A couple in bed with their feet sticking out from under the sheets.

A healthy person shifts position 40 to 60 times per night. If that person happens to be sleeping beside you, those shifts could be disruptive.

That’s why Consumer Reports tests stabilization for all of the mattresses it rates. With innerspring mattresses, this test—essentially a gauge of bounciness—is a good indicator of whether your movements will disturb your partner or vice versa. And with foam mattresses, which aren’t generally bouncy but can be difficult to roll around on, our stabilization tests determine how easy it is to change position.

Of course, a mattress works for a couple only when it offers support for the body type of each person. In our labs we look at how well each mattress maintains support for sleepers of different statures and sleeping styles.

We use test subjects that represent the lower and upper 5 percent of the population by size. Our petite subjects are about 5 feet tall and weigh 110 to 127.5 pounds; our large subjects are 6 feet, 3 inches tall, give or take an inch, and weigh 220 to 242 pounds. We measure support while subjects from both size categories are on their sides and on their back. (We average the two sets of scores to get results for a midsized person.)

More on Mattresses

For side sleepers, we look to see how well a mattress can keep the alignment of the spine parallel to the floor. For back sleepers, we measure how well a mattress maintains the natural curvature of the spine in a prone position. All of this data informs our extensive ratings, available to Consumer Reports members.

“When shopping for a mattress with your partner, make sure you’ve tried out the bed while lying on it together,” says Chris Regan, the project leader for CR’s mattress testing. Move around and shift positions. Take turns so that one person can feel the effect of the other person’s shifts. You want to determine whether movements are transmitted across the mattress to the point where they’d bother you.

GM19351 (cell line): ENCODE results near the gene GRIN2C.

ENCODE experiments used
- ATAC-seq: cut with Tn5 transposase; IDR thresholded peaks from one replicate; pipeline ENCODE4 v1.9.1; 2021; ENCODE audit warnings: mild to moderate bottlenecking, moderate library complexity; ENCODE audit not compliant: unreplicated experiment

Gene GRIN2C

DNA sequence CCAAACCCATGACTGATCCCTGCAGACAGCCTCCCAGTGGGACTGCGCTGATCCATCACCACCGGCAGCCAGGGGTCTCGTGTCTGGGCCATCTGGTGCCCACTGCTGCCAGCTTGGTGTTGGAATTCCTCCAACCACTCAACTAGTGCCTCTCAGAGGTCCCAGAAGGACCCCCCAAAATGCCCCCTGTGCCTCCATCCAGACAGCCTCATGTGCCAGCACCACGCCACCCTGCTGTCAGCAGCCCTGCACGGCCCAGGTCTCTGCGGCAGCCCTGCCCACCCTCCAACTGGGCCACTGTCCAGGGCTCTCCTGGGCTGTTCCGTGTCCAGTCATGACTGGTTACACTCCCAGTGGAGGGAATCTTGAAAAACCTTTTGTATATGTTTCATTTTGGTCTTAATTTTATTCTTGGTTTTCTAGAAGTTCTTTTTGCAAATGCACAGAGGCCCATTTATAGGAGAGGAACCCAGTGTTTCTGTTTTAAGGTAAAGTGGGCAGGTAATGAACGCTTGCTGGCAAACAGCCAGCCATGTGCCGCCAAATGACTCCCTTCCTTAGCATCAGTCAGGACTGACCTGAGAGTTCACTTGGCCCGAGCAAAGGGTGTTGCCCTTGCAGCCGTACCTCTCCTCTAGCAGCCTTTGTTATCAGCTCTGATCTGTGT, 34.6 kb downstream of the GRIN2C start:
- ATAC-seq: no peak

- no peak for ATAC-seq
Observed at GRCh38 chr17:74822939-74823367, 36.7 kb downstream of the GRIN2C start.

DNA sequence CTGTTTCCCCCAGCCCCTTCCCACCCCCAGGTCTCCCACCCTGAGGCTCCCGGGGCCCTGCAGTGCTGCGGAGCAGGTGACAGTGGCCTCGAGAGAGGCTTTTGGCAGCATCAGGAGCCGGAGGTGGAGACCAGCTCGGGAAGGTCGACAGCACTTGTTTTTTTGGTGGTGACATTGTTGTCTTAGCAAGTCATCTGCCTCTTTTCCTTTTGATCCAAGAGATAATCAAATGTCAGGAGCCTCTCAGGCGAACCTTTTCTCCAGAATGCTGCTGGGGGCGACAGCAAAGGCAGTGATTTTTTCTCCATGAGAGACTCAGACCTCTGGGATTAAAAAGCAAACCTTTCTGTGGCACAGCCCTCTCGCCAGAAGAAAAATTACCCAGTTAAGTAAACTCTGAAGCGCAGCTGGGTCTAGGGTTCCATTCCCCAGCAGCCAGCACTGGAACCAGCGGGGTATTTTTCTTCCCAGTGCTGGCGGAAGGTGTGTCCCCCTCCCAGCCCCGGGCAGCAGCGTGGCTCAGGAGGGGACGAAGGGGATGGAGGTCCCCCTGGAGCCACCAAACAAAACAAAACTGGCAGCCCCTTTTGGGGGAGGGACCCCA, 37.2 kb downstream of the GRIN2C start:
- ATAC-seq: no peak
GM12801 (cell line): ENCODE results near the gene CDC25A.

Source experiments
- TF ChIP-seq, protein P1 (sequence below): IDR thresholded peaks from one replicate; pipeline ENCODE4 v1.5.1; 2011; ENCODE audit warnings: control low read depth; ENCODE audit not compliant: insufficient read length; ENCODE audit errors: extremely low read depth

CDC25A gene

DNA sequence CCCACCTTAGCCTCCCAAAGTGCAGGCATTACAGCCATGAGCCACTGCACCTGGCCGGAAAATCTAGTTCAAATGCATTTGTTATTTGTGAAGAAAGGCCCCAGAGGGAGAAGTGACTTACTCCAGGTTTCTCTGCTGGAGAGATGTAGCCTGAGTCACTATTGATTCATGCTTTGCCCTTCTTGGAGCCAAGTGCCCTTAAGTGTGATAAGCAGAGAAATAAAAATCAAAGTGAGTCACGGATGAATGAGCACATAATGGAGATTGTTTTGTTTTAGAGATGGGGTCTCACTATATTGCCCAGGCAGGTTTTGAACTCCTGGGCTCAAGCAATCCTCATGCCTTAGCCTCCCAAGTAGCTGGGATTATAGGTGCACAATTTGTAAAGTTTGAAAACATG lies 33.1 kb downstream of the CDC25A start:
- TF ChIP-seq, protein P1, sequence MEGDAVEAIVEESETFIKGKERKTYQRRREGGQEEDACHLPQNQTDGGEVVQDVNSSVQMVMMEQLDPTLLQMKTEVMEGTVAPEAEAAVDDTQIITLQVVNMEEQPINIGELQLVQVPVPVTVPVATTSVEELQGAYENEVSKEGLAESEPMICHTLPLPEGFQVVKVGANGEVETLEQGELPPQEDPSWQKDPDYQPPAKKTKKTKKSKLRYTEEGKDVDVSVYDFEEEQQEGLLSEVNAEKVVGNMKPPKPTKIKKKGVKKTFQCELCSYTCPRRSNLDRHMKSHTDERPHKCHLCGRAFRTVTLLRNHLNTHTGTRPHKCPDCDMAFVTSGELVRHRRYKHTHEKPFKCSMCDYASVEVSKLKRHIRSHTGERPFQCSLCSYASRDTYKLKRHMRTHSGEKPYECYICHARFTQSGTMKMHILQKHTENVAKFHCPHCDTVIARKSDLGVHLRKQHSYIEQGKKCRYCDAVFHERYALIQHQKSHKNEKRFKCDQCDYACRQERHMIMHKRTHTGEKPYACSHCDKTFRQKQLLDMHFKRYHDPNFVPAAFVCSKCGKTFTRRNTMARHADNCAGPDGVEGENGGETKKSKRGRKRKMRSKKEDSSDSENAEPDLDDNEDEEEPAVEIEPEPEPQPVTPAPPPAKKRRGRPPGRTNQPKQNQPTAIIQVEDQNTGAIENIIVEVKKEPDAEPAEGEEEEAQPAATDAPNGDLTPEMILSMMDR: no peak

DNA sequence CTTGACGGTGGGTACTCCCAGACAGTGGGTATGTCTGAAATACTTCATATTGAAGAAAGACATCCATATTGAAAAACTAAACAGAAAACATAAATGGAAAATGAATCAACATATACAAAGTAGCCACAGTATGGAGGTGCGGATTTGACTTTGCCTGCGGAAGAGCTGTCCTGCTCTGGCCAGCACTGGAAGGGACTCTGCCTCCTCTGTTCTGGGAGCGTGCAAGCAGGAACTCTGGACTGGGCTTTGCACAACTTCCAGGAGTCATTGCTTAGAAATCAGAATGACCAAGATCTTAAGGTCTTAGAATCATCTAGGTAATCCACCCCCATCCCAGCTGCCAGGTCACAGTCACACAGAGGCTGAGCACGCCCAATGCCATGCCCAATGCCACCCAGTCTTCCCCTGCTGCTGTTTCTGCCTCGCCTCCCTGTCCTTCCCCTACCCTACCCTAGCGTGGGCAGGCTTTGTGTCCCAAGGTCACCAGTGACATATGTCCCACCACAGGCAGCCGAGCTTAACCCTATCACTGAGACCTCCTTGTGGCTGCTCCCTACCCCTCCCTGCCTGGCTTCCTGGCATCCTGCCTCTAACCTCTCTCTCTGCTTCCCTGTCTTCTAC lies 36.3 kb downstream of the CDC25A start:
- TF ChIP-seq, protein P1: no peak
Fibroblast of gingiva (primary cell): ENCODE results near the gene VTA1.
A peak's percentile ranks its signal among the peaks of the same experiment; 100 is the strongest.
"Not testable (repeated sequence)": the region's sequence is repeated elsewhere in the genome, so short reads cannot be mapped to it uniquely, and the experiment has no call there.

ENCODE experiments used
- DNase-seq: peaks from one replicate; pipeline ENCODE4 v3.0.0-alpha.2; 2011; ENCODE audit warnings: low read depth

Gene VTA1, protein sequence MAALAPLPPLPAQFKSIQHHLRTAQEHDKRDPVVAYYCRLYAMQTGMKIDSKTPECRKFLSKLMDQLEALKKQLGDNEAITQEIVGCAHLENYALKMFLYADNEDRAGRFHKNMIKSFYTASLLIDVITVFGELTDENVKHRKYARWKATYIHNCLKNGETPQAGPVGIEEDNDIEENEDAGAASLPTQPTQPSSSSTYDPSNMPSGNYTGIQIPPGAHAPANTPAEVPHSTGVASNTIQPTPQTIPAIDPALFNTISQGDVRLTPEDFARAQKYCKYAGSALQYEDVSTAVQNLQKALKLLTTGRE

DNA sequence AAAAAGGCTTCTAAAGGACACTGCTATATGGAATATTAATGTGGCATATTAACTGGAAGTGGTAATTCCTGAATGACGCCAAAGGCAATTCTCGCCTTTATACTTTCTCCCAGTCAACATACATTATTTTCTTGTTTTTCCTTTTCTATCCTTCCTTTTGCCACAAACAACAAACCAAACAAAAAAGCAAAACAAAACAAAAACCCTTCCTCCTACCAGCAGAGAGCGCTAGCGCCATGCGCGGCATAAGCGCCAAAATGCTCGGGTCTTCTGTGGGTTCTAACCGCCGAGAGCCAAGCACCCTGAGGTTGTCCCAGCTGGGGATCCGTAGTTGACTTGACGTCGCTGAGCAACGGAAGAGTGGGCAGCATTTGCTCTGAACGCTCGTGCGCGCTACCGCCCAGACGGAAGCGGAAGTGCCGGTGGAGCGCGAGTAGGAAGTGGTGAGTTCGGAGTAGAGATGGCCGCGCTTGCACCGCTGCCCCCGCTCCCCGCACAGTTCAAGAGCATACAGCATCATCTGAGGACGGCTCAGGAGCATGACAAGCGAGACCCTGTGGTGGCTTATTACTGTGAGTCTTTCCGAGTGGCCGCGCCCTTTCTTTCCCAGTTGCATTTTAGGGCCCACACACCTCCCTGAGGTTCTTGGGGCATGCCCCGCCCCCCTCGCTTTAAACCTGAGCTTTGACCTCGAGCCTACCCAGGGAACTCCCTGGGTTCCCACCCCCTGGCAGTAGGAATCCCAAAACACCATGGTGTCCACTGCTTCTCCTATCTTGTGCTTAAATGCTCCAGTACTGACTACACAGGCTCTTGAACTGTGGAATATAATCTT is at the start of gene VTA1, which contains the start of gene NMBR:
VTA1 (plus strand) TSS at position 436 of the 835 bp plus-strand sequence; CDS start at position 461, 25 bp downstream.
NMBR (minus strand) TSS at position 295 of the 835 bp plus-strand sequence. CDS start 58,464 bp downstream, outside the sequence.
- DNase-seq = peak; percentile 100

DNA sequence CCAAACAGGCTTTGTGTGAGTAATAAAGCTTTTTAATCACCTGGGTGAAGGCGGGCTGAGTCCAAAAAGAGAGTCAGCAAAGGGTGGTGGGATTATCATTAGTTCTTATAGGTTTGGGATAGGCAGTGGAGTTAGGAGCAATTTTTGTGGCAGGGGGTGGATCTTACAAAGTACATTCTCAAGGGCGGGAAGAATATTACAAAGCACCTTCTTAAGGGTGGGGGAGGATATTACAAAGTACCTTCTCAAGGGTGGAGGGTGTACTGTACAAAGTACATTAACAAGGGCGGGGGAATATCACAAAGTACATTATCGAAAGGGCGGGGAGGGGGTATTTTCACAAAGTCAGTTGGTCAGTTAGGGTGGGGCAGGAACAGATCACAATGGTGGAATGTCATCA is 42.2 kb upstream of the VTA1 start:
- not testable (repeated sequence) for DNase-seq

CR members can read on for ratings and reviews of nine mattresses whose attributes make them particularly good for couples. All rated high in our tests for support and stabilization. They’re organized by category (innerspring, foam, and air) and listed according to rank in our mattress ratings.

Best Innerspring Mattresses for Couples

These traditional mattresses use steel coils for support. The most widely sold, they tend to be more expensive than foam mattresses.

Top Picks

1

Average back sleeper
Average side sleeper
Stabilization

2

Average back sleeper
Average side sleeper
Stabilization
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Best Foam Mattresses for Couples

Foam mattresses can include various spongy materials—such as latex, memory foam, and proprietary materials like Purple’s silicon grid—that soften when you lie on them and soon mold to your body.

Top Picks

1

Average back sleeper
Average side sleeper
Stabilization

2

Average back sleeper
Average side sleeper
Stabilization
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Best Adjustable Air Mattress for Couples

Foam and innerspring not your thing? Try an adjustable air bed that allows you to change the mattress’s firmness with the click of a button.

Top Picks

1

Average back sleeper
Average side sleeper
Stabilization
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Tips for Buying a Mattress

Tossing and turning all night? Maybe it’s time for a new mattress. On the “Consumer 101” TV show, CR expert Chris Regan shares tips on what to look for when mattress shopping.